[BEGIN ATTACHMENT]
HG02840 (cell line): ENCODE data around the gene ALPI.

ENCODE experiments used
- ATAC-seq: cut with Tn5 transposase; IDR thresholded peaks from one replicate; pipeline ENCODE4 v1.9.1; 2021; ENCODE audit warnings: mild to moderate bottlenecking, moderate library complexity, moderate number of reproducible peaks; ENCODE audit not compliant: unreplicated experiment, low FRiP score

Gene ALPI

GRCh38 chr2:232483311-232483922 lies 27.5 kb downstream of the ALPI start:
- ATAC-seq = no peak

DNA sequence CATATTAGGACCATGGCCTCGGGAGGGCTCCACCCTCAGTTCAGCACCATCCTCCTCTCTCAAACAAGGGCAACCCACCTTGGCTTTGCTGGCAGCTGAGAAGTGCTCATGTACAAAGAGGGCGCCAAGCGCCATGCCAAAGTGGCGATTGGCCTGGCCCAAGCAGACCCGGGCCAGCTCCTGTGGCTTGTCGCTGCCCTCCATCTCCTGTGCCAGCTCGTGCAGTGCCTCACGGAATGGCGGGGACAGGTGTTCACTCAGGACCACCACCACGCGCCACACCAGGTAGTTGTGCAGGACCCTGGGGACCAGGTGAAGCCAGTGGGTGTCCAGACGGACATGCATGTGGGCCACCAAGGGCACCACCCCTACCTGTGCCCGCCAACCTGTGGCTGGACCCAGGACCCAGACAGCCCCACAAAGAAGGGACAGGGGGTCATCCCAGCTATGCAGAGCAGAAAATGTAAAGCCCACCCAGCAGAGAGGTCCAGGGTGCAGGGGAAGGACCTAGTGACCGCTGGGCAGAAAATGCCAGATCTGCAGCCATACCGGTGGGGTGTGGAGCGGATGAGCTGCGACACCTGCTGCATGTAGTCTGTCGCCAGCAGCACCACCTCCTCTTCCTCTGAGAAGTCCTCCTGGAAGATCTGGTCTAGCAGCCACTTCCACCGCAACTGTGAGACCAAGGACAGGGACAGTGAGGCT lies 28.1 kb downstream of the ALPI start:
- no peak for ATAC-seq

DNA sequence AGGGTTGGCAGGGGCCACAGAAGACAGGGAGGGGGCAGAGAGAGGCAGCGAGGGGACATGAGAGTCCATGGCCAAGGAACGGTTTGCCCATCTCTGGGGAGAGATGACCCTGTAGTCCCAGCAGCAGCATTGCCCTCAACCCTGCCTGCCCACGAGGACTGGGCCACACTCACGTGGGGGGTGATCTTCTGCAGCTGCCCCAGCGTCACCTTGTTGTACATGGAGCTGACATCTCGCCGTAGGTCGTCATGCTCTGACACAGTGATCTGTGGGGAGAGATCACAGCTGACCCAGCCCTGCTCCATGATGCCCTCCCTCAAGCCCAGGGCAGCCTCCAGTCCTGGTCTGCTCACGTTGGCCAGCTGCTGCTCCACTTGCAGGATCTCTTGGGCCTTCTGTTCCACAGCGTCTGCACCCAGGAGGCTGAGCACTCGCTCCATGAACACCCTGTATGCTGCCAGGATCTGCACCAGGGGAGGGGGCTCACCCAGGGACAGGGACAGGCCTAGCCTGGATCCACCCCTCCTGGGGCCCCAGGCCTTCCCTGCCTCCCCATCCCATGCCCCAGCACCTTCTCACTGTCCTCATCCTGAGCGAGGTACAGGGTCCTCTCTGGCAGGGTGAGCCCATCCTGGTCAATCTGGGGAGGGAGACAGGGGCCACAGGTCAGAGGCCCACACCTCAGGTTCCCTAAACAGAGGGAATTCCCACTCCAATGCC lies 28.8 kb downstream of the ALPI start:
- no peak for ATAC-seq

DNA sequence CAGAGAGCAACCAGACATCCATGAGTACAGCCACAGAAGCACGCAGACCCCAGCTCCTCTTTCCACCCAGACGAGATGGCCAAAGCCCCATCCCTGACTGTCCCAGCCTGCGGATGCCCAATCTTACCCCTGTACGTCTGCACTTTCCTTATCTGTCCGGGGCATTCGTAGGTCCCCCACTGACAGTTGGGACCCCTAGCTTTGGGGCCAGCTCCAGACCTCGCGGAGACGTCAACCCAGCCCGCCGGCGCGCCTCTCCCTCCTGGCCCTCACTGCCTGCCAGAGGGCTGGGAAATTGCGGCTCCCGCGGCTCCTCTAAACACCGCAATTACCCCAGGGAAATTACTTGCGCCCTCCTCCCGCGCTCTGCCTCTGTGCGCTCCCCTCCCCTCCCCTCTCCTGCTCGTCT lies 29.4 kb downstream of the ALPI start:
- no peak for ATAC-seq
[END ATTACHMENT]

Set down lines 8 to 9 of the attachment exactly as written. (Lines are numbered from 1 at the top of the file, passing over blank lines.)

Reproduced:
- no peak for ATAC-seq

DNA sequence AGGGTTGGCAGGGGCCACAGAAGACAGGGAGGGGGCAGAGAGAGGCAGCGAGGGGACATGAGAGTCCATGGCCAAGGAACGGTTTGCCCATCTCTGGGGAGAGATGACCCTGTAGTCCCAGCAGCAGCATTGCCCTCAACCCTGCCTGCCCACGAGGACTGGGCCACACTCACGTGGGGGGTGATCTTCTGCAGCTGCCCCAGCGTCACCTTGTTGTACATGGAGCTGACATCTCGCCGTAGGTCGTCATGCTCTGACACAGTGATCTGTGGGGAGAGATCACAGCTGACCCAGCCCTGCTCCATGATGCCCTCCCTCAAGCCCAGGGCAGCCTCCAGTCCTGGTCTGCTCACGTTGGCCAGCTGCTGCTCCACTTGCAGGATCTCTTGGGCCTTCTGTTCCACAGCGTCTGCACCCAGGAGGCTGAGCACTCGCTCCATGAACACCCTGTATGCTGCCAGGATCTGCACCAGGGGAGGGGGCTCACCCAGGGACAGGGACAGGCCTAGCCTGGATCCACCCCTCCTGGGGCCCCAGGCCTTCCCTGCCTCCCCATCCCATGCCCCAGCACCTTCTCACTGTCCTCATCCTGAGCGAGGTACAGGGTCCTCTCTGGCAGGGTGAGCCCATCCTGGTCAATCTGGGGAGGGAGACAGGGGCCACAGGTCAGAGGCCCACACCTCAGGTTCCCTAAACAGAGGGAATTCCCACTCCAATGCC lies 28.8 kb downstream of the ALPI start: